If you receive a federal or private student loan, you will be required to repay that loan with interest. Interest is calculated as a percentage of the amount that you borrowed.
It's important to understand who sets your interest rate, how your interest is calculated, and the fees associated with your loan. The longer you take to pay off your loan, the more interest will accrue, increasing the amount you will be required to repay.
Interest rates vary depending on the type of loan and lender, as well as the year the loan was disbursed if it is a FFELP or Direct Loan from the U.S. Department of Education. These details are generally found in the agreement and notifications you received when you took out your student loan.
Who Sets Your Student Loan Interest Rates?
Direct Loans from the U.S. Department of Education
Congress sets interest rates on Direct Loans from the U.S. Department of Education through legislation that ties the rate to financial markets.
Your student loan servicer does not set your student loan interest rate and cannot change it. Plus, all the interest you pay on U.S. Department of Education loans is deposited into the U.S. Treasury.
Interest rates are determined each spring for new Direct Loans being made for the upcoming academic year – July 1 through June 30. Although most federal student loan interest rates are fixed for the life of the loan and will not change, some have a variable interest rate that can change annually.
Loans Through the Federal Family Education Loan Program (FFELP)
Although new FFELP loans are no longer being made (the program was discontinued in 2010), Congress also set the maximum interest rate for these loans – the lender could set a lower rate, but never higher. Interest rates could be fixed for the life of the loan and do not change or may be variable and change annually.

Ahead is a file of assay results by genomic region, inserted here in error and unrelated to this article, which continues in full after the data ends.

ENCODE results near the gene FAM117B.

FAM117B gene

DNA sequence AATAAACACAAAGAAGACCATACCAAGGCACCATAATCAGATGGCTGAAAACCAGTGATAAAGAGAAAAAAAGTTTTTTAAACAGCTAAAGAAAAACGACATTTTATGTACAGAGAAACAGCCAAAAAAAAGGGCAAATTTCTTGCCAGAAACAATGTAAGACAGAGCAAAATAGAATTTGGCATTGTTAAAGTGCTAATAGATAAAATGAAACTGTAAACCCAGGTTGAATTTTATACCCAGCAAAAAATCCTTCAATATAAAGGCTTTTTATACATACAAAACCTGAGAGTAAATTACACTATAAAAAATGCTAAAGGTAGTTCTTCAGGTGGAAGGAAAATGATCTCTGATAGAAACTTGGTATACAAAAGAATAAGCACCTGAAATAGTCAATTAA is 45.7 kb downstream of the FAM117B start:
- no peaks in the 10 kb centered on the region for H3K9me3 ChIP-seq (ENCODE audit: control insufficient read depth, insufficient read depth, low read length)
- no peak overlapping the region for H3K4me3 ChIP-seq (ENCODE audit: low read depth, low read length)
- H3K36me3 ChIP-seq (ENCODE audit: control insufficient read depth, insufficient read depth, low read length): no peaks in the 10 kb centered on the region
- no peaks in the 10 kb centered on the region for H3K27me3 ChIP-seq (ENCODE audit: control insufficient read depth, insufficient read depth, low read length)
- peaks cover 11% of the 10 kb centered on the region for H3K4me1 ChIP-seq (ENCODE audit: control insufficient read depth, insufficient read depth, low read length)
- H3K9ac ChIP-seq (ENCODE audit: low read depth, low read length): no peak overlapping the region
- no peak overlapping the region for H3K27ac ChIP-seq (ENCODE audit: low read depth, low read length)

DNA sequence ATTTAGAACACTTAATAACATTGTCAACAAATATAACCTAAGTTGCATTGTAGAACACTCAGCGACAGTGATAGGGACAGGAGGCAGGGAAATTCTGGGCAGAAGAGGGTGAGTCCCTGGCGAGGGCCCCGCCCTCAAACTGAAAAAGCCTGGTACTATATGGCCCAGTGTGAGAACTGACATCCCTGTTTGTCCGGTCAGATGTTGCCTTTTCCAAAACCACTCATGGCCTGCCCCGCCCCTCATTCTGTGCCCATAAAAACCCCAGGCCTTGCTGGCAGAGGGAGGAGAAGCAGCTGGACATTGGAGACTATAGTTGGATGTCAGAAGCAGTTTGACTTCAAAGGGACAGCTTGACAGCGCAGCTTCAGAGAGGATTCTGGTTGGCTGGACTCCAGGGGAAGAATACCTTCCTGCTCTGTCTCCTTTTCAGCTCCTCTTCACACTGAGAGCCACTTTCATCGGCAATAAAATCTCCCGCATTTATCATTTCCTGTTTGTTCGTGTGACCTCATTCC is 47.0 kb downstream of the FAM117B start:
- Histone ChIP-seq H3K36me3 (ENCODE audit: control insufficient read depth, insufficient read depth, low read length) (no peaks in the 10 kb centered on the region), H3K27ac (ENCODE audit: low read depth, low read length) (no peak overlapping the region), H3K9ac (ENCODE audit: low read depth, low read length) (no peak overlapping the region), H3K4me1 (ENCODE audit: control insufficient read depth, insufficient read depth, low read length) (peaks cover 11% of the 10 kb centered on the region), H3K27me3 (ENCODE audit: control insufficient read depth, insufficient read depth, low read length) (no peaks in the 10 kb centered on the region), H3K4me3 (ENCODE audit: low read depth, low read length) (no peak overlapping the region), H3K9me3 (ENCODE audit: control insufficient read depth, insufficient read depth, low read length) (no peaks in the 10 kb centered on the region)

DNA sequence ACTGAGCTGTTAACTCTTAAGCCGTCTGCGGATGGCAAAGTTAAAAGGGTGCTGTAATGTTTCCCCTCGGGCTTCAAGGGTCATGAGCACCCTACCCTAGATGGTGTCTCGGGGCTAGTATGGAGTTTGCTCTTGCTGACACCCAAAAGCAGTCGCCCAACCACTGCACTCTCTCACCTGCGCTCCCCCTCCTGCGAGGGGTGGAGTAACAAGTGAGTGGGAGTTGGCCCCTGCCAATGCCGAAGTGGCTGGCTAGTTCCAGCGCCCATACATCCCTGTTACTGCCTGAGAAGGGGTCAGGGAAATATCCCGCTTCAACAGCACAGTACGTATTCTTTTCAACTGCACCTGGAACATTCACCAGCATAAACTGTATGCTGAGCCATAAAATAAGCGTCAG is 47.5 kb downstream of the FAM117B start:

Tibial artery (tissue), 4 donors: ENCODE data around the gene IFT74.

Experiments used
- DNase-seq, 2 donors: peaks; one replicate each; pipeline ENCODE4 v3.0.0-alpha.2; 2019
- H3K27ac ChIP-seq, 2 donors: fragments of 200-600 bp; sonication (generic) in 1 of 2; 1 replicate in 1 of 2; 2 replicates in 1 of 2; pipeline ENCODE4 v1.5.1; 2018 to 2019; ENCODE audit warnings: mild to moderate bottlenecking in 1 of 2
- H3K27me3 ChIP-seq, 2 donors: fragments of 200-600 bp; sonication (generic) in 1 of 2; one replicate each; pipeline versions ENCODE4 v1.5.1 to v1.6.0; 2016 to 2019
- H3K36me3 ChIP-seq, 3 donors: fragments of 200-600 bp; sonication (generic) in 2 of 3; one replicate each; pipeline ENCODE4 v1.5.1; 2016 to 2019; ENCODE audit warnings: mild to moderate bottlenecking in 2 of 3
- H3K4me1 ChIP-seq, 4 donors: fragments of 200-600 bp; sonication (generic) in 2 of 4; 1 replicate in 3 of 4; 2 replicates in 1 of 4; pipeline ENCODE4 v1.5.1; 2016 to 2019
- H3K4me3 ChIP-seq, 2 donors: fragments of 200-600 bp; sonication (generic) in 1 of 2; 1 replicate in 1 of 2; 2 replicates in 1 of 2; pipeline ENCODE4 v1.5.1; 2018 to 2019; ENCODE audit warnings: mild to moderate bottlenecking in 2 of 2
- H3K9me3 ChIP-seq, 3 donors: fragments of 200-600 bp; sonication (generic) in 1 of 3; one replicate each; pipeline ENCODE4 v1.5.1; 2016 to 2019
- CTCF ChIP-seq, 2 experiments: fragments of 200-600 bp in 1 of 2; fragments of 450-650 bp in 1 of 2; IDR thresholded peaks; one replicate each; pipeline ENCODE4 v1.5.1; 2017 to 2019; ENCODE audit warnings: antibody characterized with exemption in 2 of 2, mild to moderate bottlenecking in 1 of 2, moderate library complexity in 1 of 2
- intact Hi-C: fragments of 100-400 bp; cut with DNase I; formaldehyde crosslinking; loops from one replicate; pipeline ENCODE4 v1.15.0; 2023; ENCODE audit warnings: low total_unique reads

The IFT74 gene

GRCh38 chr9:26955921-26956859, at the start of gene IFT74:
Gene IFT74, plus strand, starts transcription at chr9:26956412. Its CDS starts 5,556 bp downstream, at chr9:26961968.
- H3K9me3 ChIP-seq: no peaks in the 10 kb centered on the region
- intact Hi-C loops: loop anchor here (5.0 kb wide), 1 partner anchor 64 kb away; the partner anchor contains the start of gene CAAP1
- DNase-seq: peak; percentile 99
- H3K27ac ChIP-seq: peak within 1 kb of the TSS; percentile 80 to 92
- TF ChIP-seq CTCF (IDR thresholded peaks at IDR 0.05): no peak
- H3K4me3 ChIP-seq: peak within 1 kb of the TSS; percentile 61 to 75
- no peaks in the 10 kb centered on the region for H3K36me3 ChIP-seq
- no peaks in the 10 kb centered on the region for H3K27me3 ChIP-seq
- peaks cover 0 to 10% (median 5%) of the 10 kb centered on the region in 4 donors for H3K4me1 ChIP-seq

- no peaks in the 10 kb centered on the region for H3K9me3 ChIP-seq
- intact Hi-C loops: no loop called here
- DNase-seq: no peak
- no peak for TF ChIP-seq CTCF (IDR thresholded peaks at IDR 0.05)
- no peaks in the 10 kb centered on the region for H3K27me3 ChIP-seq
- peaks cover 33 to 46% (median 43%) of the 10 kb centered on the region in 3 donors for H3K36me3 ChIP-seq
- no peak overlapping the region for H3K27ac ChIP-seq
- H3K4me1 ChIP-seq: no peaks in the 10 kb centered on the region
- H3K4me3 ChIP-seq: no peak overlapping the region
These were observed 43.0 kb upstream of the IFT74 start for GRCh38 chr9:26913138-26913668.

Private Student Loans
Private student loan interest rates are determined by the lender that made the loan and are based on your credit history and your cosigner, if you have one. The interest rate may be variable or fixed for the life of the loan, depending on the contract you signed when you took out the loan.
Your lender may offer certain benefits that can help lower your interest rate. These may include a benefit for consistent on-time payments or a benefit for enrolling in recurring Automatic Pay from your bank account.
When Your Interest Begins to Accrue
Interest on Direct Subsidized and FFELP Subsidized Loans begins to accrue after your six month grace period. Note: Congress temporarily eliminated the grace subsidy for Direct subsidized Stafford loans disbursed on and after July 1, 2012 and before July 1, 2014.
Generally, interest begins to accrue on Direct Unsubsidized, FFELP Unsubsidized, Direct and FFELP PLUS Loans, and Private Loans as soon as the loan is disbursed.
If you accrue interest while you are in school – as with Direct Unsubsidized, FFELP Unsubsidized, Direct and FFELP PLUS Loans, and Private Loans – you will have capitalized interest if it is unpaid. Unpaid accrued interest is added to the principal amount of your loan after you leave school and finish any applicable grace period.
Simply put, there will be interest to be paid on both the principal of the loan and on the interest that has already accumulated.
To minimize the effects of the capitalized interest on the amount you will pay overall, you can pay the interest during college instead of waiting until after graduation. That way, you start with the original principal balance (minus any fees) when you begin repayment.